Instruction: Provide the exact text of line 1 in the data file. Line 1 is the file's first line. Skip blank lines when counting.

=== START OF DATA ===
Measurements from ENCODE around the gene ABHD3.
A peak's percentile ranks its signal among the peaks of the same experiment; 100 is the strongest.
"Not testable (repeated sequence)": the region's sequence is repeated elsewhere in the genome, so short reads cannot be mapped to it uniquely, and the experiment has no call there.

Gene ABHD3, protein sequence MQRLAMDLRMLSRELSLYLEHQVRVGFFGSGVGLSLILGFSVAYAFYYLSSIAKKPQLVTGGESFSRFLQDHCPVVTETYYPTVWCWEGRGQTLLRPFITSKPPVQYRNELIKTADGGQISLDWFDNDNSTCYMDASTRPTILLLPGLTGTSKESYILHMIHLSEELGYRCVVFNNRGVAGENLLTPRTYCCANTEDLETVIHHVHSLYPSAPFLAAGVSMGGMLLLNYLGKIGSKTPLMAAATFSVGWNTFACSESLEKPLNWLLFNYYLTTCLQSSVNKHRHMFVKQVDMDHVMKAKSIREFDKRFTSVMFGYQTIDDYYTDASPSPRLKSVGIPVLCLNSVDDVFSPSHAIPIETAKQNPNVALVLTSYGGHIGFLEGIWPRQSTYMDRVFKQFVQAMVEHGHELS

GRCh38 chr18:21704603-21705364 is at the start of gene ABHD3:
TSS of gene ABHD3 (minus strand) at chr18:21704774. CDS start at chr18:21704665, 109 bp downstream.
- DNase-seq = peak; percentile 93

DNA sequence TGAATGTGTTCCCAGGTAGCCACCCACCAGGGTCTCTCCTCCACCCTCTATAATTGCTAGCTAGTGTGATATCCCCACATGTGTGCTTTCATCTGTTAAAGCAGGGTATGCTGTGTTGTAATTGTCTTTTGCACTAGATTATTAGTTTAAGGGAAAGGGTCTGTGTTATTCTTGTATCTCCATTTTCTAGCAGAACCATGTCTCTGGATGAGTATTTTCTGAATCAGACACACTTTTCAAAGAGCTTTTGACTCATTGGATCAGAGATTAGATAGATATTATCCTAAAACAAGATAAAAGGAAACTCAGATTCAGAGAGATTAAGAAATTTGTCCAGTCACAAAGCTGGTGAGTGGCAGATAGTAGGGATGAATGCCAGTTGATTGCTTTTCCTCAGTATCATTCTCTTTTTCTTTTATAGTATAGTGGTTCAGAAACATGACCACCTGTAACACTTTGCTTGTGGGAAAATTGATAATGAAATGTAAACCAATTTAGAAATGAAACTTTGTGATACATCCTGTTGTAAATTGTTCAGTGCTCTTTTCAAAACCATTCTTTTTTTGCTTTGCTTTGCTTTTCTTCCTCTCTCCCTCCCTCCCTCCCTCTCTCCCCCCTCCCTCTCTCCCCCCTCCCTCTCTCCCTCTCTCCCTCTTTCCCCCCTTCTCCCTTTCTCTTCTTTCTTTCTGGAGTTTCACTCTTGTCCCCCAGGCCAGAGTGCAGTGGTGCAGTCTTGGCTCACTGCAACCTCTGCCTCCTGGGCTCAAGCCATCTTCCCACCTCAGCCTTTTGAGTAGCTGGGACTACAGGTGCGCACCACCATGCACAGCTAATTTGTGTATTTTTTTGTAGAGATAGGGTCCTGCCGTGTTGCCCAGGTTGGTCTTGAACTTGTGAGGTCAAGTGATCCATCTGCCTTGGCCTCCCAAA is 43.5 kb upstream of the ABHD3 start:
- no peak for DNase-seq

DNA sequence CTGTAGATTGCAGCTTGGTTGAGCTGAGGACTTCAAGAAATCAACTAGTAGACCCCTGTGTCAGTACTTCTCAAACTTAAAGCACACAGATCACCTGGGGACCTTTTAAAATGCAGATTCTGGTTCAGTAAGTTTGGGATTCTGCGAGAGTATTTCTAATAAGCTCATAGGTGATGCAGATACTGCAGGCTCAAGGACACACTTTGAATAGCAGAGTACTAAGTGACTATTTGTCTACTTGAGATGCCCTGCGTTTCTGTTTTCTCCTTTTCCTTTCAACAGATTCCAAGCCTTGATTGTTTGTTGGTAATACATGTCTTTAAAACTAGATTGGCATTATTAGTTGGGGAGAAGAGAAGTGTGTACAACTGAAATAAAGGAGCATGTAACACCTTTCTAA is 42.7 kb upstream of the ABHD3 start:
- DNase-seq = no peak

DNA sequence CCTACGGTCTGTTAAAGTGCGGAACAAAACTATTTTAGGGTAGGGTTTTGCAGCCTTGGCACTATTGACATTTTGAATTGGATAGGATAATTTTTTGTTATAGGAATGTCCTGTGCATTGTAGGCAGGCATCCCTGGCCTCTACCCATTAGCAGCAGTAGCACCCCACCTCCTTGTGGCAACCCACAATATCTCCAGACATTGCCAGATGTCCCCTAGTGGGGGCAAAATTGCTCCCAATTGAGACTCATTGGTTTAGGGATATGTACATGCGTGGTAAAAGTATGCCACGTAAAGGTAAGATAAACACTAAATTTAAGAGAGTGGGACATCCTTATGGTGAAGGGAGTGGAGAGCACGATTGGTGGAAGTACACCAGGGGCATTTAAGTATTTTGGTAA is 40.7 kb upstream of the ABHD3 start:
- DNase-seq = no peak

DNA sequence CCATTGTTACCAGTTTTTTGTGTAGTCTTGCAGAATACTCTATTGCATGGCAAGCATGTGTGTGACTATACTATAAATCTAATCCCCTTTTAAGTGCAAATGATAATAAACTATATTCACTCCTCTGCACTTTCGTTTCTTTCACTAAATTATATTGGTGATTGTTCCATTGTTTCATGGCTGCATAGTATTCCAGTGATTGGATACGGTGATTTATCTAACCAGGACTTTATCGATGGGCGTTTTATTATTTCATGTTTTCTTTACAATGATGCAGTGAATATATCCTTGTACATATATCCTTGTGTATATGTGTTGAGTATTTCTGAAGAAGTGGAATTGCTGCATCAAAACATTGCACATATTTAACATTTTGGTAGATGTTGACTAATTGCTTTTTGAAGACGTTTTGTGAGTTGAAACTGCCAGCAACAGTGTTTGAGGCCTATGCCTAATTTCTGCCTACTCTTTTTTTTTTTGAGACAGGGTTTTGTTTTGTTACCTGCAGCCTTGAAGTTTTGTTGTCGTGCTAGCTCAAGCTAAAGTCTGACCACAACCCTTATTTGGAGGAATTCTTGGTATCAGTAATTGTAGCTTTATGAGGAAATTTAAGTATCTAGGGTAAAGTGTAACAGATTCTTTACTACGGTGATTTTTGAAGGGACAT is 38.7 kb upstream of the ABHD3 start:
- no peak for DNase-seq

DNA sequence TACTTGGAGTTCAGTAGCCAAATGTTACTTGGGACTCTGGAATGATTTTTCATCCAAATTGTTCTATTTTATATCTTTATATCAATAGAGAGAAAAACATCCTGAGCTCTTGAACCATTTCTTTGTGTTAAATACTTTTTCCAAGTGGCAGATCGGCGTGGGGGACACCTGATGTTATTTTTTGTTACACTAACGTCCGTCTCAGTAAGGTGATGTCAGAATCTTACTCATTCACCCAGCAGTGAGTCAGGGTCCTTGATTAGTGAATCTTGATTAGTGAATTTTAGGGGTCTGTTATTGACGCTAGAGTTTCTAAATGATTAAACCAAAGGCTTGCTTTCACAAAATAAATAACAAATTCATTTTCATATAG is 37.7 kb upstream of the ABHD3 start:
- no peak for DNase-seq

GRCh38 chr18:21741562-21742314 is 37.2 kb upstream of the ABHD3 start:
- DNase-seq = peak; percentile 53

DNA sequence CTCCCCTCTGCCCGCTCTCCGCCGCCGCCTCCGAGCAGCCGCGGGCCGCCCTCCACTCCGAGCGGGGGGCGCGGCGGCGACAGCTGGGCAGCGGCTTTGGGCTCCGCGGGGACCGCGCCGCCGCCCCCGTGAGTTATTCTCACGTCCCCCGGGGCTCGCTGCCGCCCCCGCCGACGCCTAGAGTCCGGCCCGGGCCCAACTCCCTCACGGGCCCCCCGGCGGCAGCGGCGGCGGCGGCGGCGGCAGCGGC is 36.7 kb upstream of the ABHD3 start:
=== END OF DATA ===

Measurements from ENCODE around the gene ABHD3.